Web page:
This species was described from the Bamboutos Mountains in the Bamenda Highlands of western Cameroon, between the altitudes of 2,300-2,700 m asl. It may also occur on Mount Oku in the Bamenda Highlands. However, despite ongoing surveys at Mount Oku, it has not yet been found there (N. Gonwouo pers. comm. May 2012). The species range is based on its type locality which is herein considered to be one threat-defined location. Thus, using its range as a proxy, its extent of occurrence (EOO) has been calculated as 74 km
Habitat and Ecology
The species lives in bamboo forest and, in the rainy season, grazed montane grasslands where it hides under rocks in seepage areas. Surveys in September 2004 and July 2006 found it in open pasture under rocks and logs (Blackburn pers. comm. May 2012). It lives in drier areas than other members of its genus. It has never been found at its breeding sites, but it is likely to breed in small streams in rocky areas.
It is most common above 2,400-2,450 m asl.
Major ongoing threats include the destruction and degradation of its type locality caused by advanced deforestation; encroaching human settlements; agricultural expansion which expands onto the higher elevations; overgrazing and cattle trespassing; fire used to maintain pasture; and the degradation of its habitat caused by the use of agricultural herbicides and pesticides (N. Gonwouo pers. comm. May 2012). As it is a high-elevation species, agricultural activities may push it to the extreme part of its elevational range and it may be susceptible to microhabitat changes caused by climate change, including alteration of temperature and moisture gradients, and rainfall patterns (N. Gonwouo pers. comm. May 2012). However, this necessitates further research.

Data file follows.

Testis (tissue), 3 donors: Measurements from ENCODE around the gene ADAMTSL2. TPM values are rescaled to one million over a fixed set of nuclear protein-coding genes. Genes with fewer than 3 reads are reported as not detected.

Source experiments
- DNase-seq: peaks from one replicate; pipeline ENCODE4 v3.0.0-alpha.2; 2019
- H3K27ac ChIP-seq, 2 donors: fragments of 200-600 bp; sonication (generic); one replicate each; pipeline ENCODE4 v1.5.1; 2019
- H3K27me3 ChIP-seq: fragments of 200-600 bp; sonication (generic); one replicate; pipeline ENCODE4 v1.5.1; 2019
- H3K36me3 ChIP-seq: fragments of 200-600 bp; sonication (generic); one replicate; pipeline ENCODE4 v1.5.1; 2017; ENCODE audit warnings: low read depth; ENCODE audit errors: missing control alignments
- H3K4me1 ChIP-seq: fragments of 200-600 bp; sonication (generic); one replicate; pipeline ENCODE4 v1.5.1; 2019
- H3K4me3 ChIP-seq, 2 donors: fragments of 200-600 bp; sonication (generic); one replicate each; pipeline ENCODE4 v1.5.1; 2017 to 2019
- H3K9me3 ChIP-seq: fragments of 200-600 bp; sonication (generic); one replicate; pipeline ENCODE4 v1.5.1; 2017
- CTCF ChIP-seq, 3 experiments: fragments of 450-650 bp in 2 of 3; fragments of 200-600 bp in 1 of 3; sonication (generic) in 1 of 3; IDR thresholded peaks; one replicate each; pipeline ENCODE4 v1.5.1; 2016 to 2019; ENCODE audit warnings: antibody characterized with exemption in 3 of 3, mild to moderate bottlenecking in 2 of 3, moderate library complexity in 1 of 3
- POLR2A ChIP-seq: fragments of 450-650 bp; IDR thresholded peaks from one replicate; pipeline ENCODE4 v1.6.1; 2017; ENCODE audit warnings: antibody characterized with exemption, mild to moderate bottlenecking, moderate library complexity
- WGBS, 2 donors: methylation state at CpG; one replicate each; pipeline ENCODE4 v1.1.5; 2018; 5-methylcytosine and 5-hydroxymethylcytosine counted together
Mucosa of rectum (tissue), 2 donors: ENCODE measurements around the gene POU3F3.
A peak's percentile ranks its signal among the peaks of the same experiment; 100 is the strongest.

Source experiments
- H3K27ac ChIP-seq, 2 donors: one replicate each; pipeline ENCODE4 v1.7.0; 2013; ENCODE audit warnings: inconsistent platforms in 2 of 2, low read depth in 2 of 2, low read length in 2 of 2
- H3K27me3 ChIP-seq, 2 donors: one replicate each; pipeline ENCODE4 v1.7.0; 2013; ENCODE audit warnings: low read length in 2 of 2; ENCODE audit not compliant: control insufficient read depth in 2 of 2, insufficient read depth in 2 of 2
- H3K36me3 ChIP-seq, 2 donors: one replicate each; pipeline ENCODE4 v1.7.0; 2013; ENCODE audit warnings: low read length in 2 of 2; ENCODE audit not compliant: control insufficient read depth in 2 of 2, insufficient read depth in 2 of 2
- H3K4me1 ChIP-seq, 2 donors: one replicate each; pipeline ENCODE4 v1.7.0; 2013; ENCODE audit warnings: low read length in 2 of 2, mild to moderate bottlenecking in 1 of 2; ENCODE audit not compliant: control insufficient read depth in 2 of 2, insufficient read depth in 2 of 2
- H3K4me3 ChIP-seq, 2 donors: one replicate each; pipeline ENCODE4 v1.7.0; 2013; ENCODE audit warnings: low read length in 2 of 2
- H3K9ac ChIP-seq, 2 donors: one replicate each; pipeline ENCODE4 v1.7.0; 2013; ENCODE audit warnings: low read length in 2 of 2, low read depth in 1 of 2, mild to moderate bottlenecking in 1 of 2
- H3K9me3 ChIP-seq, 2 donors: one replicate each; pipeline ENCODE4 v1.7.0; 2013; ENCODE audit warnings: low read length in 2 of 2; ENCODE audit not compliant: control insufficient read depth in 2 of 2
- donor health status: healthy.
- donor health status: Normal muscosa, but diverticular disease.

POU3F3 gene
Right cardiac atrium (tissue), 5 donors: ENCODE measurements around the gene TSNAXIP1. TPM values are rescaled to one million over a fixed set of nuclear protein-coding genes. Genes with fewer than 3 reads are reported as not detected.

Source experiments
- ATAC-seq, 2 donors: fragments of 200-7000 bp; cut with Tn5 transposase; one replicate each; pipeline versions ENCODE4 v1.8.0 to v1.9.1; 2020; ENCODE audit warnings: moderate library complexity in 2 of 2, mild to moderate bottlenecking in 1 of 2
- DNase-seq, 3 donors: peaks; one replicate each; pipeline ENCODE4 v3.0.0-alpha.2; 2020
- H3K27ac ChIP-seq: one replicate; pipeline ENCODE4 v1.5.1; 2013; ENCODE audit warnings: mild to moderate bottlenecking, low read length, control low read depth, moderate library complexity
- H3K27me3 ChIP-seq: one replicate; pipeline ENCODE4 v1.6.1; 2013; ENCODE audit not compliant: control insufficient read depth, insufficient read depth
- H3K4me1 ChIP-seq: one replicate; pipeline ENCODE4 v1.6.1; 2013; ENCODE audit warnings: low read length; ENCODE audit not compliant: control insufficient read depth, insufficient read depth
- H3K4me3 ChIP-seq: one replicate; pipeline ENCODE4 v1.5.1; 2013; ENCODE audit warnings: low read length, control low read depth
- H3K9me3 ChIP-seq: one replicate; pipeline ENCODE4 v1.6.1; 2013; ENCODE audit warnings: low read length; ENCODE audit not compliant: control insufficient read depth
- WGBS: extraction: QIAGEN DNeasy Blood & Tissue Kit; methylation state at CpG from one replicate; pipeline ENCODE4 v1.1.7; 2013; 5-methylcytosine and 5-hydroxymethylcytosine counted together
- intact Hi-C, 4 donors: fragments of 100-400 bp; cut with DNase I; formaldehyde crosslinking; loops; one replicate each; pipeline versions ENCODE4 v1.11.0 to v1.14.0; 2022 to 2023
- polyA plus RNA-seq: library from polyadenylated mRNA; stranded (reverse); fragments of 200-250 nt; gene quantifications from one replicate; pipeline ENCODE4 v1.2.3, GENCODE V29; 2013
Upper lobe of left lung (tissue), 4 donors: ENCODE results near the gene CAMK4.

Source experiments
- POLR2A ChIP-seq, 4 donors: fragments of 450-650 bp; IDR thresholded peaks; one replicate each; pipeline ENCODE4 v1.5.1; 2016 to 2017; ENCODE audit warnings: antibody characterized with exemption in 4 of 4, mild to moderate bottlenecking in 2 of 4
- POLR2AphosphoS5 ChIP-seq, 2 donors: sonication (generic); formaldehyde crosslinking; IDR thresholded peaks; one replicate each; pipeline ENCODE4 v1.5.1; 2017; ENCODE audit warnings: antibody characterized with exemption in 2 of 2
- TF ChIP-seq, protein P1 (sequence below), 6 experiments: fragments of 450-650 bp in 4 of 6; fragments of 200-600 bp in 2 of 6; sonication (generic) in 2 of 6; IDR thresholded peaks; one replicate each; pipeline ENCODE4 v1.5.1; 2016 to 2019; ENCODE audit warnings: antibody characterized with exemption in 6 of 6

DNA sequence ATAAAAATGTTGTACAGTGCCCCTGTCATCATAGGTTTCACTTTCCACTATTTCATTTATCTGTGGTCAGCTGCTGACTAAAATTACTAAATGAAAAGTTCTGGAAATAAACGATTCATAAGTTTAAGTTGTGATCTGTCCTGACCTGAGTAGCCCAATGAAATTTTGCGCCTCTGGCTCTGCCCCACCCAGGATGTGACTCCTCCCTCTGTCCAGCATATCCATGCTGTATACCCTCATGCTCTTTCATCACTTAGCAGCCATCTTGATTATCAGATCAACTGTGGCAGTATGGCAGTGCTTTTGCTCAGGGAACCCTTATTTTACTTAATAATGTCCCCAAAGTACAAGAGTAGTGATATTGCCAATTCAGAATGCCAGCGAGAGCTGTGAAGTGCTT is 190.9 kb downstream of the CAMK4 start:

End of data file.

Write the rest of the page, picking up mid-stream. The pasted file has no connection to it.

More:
This species is not known from any protected areas and habitat protection is urgently needed in the Bamboutos Mountains. To ensure the survival of the species and prevent the total destruction of its habitat, an in situ conservation project is recommended. This project should include raising awareness among local people. However, in view of its tiny known range, increasing human impacts and any potential impacts of climate change, a captive breeding programme should probably also be established (N. Gonwouo pers. comm. June 2012). Additional research into its population status, distribution, life history, and the potential impact of climate change, is needed.
IUCN SSC Amphibian Specialist Group, 2013. Leptodactylodon axillaris. In: IUCN 2014